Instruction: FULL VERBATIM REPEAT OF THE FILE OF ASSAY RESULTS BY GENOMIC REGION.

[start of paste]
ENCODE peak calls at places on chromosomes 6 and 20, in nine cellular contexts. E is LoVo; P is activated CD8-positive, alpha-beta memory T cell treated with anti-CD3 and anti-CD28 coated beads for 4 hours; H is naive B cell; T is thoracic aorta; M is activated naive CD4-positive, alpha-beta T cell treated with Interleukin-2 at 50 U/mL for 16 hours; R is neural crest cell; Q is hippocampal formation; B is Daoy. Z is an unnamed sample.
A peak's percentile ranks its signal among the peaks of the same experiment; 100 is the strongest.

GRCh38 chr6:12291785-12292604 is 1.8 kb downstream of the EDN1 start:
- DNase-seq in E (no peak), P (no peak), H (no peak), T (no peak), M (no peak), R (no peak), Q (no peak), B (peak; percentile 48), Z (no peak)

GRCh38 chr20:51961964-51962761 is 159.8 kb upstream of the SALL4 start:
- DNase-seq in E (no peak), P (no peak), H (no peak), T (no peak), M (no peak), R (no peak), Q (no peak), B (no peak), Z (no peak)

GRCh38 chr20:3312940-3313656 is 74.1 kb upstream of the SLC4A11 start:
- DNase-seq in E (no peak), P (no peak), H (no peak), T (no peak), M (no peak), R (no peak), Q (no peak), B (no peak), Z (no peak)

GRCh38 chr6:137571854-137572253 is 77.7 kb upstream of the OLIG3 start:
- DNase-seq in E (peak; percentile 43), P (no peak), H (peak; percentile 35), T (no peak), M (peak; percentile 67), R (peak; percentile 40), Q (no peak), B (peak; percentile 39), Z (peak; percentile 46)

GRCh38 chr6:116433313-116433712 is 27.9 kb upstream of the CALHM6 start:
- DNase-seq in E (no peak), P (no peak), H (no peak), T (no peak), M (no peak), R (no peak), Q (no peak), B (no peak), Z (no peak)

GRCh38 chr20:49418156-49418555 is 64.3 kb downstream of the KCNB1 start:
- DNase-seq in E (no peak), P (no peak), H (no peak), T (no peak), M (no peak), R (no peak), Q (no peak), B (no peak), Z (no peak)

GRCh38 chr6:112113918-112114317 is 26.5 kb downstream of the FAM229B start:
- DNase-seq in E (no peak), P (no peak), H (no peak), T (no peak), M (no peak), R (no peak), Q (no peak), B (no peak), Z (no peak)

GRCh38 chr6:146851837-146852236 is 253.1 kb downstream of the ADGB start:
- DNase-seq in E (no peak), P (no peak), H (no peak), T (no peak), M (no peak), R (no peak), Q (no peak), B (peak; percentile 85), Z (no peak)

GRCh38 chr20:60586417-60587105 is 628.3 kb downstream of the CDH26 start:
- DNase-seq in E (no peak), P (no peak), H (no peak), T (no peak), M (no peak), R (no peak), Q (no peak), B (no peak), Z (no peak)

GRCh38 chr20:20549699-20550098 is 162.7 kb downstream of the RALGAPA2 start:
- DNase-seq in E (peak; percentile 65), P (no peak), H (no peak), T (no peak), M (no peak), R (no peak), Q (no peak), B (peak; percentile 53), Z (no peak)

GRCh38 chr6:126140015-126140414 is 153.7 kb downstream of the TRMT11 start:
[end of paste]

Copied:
ENCODE peak calls at places on chromosomes 6 and 20, in nine cellular contexts. E is LoVo; P is activated CD8-positive, alpha-beta memory T cell treated with anti-CD3 and anti-CD28 coated beads for 4 hours; H is naive B cell; T is thoracic aorta; M is activated naive CD4-positive, alpha-beta T cell treated with Interleukin-2 at 50 U/mL for 16 hours; R is neural crest cell; Q is hippocampal formation; B is Daoy. Z is an unnamed sample.
A peak's percentile ranks its signal among the peaks of the same experiment; 100 is the strongest.

GRCh38 chr6:12291785-12292604 is 1.8 kb downstream of the EDN1 start:
- DNase-seq in E (no peak), P (no peak), H (no peak), T (no peak), M (no peak), R (no peak), Q (no peak), B (peak; percentile 48), Z (no peak)

GRCh38 chr20:51961964-51962761 is 159.8 kb upstream of the SALL4 start:
- DNase-seq in E (no peak), P (no peak), H (no peak), T (no peak), M (no peak), R (no peak), Q (no peak), B (no peak), Z (no peak)

GRCh38 chr20:3312940-3313656 is 74.1 kb upstream of the SLC4A11 start:
- DNase-seq in E (no peak), P (no peak), H (no peak), T (no peak), M (no peak), R (no peak), Q (no peak), B (no peak), Z (no peak)

GRCh38 chr6:137571854-137572253 is 77.7 kb upstream of the OLIG3 start:
- DNase-seq in E (peak; percentile 43), P (no peak), H (peak; percentile 35), T (no peak), M (peak; percentile 67), R (peak; percentile 40), Q (no peak), B (peak; percentile 39), Z (peak; percentile 46)

GRCh38 chr6:116433313-116433712 is 27.9 kb upstream of the CALHM6 start:
- DNase-seq in E (no peak), P (no peak), H (no peak), T (no peak), M (no peak), R (no peak), Q (no peak), B (no peak), Z (no peak)

GRCh38 chr20:49418156-49418555 is 64.3 kb downstream of the KCNB1 start:
- DNase-seq in E (no peak), P (no peak), H (no peak), T (no peak), M (no peak), R (no peak), Q (no peak), B (no peak), Z (no peak)

GRCh38 chr6:112113918-112114317 is 26.5 kb downstream of the FAM229B start:
- DNase-seq in E (no peak), P (no peak), H (no peak), T (no peak), M (no peak), R (no peak), Q (no peak), B (no peak), Z (no peak)

GRCh38 chr6:146851837-146852236 is 253.1 kb downstream of the ADGB start:
- DNase-seq in E (no peak), P (no peak), H (no peak), T (no peak), M (no peak), R (no peak), Q (no peak), B (peak; percentile 85), Z (no peak)

GRCh38 chr20:60586417-60587105 is 628.3 kb downstream of the CDH26 start:
- DNase-seq in E (no peak), P (no peak), H (no peak), T (no peak), M (no peak), R (no peak), Q (no peak), B (no peak), Z (no peak)

GRCh38 chr20:20549699-20550098 is 162.7 kb downstream of the RALGAPA2 start:
- DNase-seq in E (peak; percentile 65), P (no peak), H (no peak), T (no peak), M (no peak), R (no peak), Q (no peak), B (peak; percentile 53), Z (no peak)

GRCh38 chr6:126140015-126140414 is 153.7 kb downstream of the TRMT11 start: